Should the Mahatma Letters from the Masters K.H. and M. to A. P. Sinnett and A. O. Hume have been published (as they were in 1923 by A. Trevor Barker) and made available to Theosophists and the world at large?
Perhaps the clearest and most definite answer to this question comes from the Masters Themselves, in response to an idea by Sinnett to publish as a book an unedited compilation of all the Mahatma Letters he had received. Ironically we have to turn to the book “The Mahatma Letters” in order to learn that the Masters never wished such a book as “The Mahatma Letters” to be published and were in fact strongly against the idea of such a project.
From “The Mahatma Letters” Letter No. LXIII, p. 357 (Summer 1884):
“When our first correspondence began, there was no idea then of any publications being issued on the basis of the replies you might receive. You went on putting questions at random, and the answers being given at different times to disjointed queries, and so to say, under a semi-protest, were necessarily imperfect, often from different standpoints. When the publication of some of these were permitted for the Occult World, it was hoped that among your readers some may be able, like yourself, to put all the different pieces together and evolve out of them the skeleton, or a shadow of our system, which, although not exactly the original – this would be an impossibility – would be as near an approach to it as could be made by a non-initiate. But the results have proved quasi-disastrous! We had tried an experiment and sadly failed! Now we see that none but those who have passed at least their third initiation are able to write upon those subjects comprehensively. . . . The Secret Doctrine will explain many things, set to right more than one perplexed student.
“Therefore, to put before the world all the crude and complicated materials in your possession in the shape of old letters, in which, I confess, much was purposely made obscure, would only be making confusion worst confounded. Instead of doing any good thereby to yourself and others it would only place you in a still more difficult position, bring criticism upon the heads of the “Masters” and thus have a retarding influence on human progress and the T.S. Hence I protest most strongly against your new idea. Leave to the Secret Doctrine the task of avenging you. My letters must not be published, in the manner you suggest, . . . The letters, in short, were not written for publication or public comment upon them, but for private use, and neither M. nor I will ever give our consent to see them thus handled.” [Bold and underlining added for emphasis]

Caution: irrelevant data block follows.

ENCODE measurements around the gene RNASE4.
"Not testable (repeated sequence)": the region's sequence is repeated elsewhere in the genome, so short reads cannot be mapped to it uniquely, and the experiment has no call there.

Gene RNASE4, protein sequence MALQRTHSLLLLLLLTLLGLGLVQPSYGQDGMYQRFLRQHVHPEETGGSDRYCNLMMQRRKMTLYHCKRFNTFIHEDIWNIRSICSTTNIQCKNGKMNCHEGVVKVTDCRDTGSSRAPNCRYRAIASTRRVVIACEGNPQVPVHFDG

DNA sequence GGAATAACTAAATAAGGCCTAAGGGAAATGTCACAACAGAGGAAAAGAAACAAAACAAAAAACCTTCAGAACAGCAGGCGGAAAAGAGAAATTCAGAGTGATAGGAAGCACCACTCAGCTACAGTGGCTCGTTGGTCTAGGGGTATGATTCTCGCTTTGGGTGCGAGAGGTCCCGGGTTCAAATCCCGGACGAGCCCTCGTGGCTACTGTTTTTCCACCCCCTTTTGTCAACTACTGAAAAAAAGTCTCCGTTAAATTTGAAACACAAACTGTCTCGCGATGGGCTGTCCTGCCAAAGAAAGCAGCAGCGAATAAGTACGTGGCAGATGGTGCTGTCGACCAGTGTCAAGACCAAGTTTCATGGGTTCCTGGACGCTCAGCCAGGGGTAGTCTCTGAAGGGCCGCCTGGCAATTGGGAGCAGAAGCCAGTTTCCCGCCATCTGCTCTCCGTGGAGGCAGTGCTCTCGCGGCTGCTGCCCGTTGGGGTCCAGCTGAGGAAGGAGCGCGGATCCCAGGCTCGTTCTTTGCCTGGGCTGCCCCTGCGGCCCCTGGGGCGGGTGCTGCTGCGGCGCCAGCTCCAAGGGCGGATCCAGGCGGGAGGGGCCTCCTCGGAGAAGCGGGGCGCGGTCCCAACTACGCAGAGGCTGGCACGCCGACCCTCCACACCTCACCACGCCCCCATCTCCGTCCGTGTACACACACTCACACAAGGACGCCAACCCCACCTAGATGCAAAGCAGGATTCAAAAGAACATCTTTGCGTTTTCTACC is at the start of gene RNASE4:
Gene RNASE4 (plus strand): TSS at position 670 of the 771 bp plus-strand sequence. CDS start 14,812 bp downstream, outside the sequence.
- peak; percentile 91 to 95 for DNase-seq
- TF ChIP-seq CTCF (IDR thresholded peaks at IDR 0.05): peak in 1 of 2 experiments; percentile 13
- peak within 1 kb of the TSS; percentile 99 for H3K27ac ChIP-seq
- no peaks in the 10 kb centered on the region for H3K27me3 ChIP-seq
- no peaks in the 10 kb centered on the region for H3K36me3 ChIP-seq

This is quite conclusive. But there is another letter, also from the Master K.H., of which a superficial or careless reading may cause to appear as a contradiction to the above. Certainly some have taken it to mean that the Master was actually giving consent for any and all of his letters to be read and used by anyone. But that was not the case.
From “Letters from The Masters of the Wisdom” First Series, Letter 52, p. 112-113 (also Summer 1884):
“To Mohini: You may, if you choose so, or find necessity for it, use in ‘Man’ or in any other book you may chance to be collaborating for, anything I may have said in relation to our secret doctrines in any of my letters to Messrs Hume or Sinnett. Those portions that were private have not* been allowed by them to be copied by anyone; and those which are so copied have by the very fact become theosophical property. Besides, copies of my letters – at any rate those that contained my teachings – have always been sent by my order to Damodar and Upasika [i.e. H. P. Blavatsky], and some of the portions even used in The Theosophist. …
“Thus not only you, a chela of mine, but anyone else is at liberty to take anything, whole pages, if thought proper, from any of my ‘copied’ letters and convert their ‘dross’ into pure ore of gold, provided they have well grasped the thought. Show this to L.C.H. who was already told the same.” [Bold and underlining added for emphasis]
[* C. Jinarajadasa, editor and compiler of the book, omits the all-important word “not” which appears in the original manuscript.]
Sinnett and Hume, particularly the former, made copies of some of the letters they had received from the Mahatmas or allowed others to make such copies, the recipients comprising a very small number of Theosophical Society members. Those particular letters or portions of letters became, as the Master expresses it, “theosophical property.” But those copied letters were comparatively few in number and amounted to only a small fraction of those later published, after Sinnett’s death, in “The Mahatma Letters.”
It is only these copied letters which the Master says can be used and then only if found necessary. Alongside these copied letters, there were certain excerpts from their letters which the Masters permitted Sinnett to publish and quote from in his books “The Occult World” and “Esoteric Buddhism.” But as the Master says in the above passage, this experiment “sadly failed!” Whilst these two works did great service in drawing attention to Theosophy and its central teachings, they were nevertheless described by the Masters and H. P. Blavatsky as containing numerous inaccuracies and misunderstandings on the part of the author.